Configuringring NFS(Network File System) Server - Linux
Required Package & Services for Server
In Red Hat Enterprise Linux, the nfs-utils package is required for full NFS support. Generally NFS will get installed by default. To check for instalation, run rpm -q nfs-utils to see if the nfs-utils is installed. If it is not installed and you want to use NFS, run the following command as the root user to install it:
Server@root:~$yum install nfs-utils
Also check the following are installed nfs-utils-lib, and portmap.
- Required Services
- nfs — ( /sbin/service nfs start) starts the NFS server and the appropriate RPC processes to service requests for shared NFS file systems.
- nfslock — ( /sbin/service nfslock start) is a mandatory service that starts the appropriate RPC processes to allow NFS clients to lock files on the server.
- portmap — accepts port reservations from local RPC services. These ports are then made available
In order for NFS to work with a default installation of Red Hat Enterprise Linux with a firewall enabled, IPTables with the default TCP port 2049 and protmap on 111 must be configured. Without proper IPTables configuration, NFS does not function properly.
Another way to check if NFS is functioning, use command rpcinfo -p and you should get as shown in below image.
You can also check the file "/proc/filesystems"
Configuring Exports file on Server
Server side file is "/etc/exports". In this file we need to add the required folder path to share the folder.
Few Common exports option are as bellow.
Commonly used export options.
|/projdata/proj1/ 192.168.11.5(rw,sync)||Export nfs folder to host having ip address 192.168.11.5 with read write permission and synchronize.|
|/projdata/proj2/ 192.168.11.0/24(ro,sync)||export /projdata/proj2 directory for network 192.168.11.0 having netmask 255.255.255.0 with read only permissions and synchronized mode|
|/projdata/proj3/ 192.168.11.100(rw,sync) 192.168.11.10(ro,sync)||export /projdata/proj3 directory for host with IP 192.168.11.100 with read, write permissions, synchronized mode, and also export /projdata/proj3 directory for hosts with IP 192.168.11.10 with read only permissions and synchronized mode|
|/projdata/proj4/ 192.168.11.100(rw,sync,no_root_squash)||export /projdata/proj4/ directory for host with IP 192.168.11.100 with read, write permissions, synchronized mode and the remote root user will be treated as a root and will be able to change any file and directory.|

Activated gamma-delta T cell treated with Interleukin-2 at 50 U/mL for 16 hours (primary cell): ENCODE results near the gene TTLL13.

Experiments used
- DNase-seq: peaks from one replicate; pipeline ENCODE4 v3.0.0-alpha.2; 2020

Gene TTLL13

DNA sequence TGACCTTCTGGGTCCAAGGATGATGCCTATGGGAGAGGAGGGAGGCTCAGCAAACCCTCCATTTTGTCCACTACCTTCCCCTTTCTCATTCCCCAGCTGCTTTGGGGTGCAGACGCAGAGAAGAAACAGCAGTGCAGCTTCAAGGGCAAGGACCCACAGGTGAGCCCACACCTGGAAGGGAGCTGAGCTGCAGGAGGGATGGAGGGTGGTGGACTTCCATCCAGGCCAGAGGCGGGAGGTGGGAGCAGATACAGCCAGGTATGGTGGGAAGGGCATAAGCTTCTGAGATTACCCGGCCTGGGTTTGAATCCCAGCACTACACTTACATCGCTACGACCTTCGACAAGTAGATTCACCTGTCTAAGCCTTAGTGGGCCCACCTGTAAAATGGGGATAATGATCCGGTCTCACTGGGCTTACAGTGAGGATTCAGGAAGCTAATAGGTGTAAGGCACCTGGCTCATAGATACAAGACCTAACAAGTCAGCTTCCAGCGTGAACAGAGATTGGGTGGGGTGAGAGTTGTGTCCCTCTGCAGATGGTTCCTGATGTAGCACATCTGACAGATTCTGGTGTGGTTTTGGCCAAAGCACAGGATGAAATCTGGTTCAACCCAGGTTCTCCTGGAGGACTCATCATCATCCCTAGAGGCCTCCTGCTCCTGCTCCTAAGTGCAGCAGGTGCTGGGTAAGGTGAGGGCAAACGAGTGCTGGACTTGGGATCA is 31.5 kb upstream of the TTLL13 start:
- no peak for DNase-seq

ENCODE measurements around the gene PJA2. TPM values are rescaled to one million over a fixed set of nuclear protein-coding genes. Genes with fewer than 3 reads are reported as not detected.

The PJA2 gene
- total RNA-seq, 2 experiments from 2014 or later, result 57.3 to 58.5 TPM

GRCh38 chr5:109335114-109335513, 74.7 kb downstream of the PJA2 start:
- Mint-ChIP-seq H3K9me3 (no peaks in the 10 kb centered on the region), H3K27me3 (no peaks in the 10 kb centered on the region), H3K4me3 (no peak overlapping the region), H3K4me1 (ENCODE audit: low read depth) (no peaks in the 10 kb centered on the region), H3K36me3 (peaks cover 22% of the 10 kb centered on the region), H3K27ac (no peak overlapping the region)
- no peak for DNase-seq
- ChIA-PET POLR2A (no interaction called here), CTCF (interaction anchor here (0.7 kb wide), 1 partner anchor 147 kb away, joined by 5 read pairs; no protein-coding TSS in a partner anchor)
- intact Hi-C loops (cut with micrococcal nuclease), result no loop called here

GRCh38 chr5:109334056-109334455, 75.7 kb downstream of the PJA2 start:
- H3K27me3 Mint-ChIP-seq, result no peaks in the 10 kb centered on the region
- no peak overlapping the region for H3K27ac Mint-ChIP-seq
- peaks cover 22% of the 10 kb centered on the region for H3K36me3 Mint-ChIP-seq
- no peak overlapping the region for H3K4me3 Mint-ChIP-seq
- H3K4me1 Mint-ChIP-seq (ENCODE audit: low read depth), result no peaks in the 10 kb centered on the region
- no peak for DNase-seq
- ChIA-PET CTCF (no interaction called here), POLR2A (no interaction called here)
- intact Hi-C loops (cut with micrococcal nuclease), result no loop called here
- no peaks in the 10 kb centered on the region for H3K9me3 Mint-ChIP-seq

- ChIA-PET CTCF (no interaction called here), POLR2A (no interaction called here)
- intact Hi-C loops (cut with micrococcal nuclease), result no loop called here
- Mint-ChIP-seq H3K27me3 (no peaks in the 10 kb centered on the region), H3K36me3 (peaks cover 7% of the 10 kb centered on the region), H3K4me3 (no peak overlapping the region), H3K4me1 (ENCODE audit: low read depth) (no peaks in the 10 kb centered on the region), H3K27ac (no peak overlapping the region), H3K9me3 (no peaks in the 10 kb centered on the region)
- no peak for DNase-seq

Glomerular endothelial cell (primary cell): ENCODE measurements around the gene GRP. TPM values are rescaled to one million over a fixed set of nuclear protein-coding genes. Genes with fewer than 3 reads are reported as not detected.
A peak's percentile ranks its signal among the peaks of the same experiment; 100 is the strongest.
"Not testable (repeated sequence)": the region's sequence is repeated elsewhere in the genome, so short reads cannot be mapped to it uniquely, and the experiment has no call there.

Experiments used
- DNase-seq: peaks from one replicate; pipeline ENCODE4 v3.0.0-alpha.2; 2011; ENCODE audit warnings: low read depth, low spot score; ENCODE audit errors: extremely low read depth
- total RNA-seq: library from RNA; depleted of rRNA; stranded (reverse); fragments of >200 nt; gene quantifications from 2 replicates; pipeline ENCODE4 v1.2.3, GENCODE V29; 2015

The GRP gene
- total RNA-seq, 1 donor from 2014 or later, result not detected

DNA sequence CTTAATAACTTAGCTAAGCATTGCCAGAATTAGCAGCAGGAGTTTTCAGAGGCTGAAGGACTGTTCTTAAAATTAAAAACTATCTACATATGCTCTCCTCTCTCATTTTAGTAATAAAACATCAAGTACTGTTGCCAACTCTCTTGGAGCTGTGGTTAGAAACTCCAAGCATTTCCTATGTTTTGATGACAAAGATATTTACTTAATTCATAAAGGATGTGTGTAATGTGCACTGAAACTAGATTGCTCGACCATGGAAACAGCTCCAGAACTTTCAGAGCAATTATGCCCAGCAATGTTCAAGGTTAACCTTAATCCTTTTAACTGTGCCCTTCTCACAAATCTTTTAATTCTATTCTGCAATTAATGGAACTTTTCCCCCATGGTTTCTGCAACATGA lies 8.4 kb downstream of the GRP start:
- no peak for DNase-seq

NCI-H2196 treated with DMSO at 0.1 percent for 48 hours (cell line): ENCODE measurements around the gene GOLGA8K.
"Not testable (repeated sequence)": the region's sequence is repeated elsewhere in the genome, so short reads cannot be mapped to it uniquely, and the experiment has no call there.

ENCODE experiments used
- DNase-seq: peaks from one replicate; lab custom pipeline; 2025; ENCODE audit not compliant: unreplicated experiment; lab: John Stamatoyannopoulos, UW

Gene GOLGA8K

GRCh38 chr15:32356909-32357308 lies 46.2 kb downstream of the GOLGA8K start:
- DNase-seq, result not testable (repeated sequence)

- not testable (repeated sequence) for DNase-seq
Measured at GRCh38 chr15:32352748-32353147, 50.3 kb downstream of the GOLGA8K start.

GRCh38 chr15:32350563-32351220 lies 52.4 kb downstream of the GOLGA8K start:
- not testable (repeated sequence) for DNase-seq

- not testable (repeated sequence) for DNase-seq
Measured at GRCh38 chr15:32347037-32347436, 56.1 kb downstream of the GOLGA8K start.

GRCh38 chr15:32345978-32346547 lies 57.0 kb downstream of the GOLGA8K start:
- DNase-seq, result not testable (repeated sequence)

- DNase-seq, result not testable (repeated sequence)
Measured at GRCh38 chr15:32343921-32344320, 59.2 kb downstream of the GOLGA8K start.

|/projdata/proj5/ *(r0,sync)||export /projdata/proj5 directory for any host with a read only permission and synchronized mode|
|/projdata/proj1/ *.nfsserver.org(ro,sync)||export /projdata/proj1 directory for any host within nfsserver.org domain with a read only permission and synchronized mode|
|/projdata/proj2/ nfsclient1(rw,sync)||export /projdata/proj2 directory for hostname nfsclient1 with read, write permissions and synchronized mode|
Editing Export file
Open up your favorite text editor, for example, vim and edit /etc/exports file and add line /projdata/proj1 *(ro,sync) to export /projdata/proj1 directory for any host with read only permissions.
$vim /etc/exports /projdata/proj1 *(ro,sync) ~ ~ ~ :x ↲
Save the file and exit using the ":x" option. Need to be sure that the directory exported by NFS exists.
Restart NFS Daemon
Once the /etc/exports file is edited, need to restart the NFS Daemon if already running or you can just start the NFS Daemon to apply changes from /etc/exports file. Depending on your Linux distribution, the starting/re-starting of NFS daemon many differ.
# /etc/init.d/nfs start (or) /etc/init.d/nfs restart (or) root$ service nfs start / restart
# /etc/init.d/nfs-kernel-server restart / start
If you later decide to add more NFS exports to the /etc/exports file, you will need to either restart NFS daemon or run command exportfs:
# exportfs -ra
NFS Client Configure
Mount remote file system on the client.
First need to create mount point
# mkdir /projdata/proj1
Be sure that NFS Client and mount point are ready, you can run mount command to mount exported NFS remote file system.
# mount -t nfs 192.168.11.20:/projdata/proj1 /projdata/proj1
Here -t option specify the type of file system. Now you should be able to see the files system is mounted.
Automount Configure on client
To make this completely available to users when they boot their PC, need to edit "/etc/fstab" file with your favorite editor and create a new line like this:
# 192.168.11.20:/projdata/projd1 /projdata/proj1 nfs defaults 0 0
To see shared folders on the NFS Server
To see the shared folders on NFS Server use showmount command.
# /usr/sbin/showmount -e <NFS Server IP address>
# /usr/sbin/showmount -e 192.168.11.20 ↲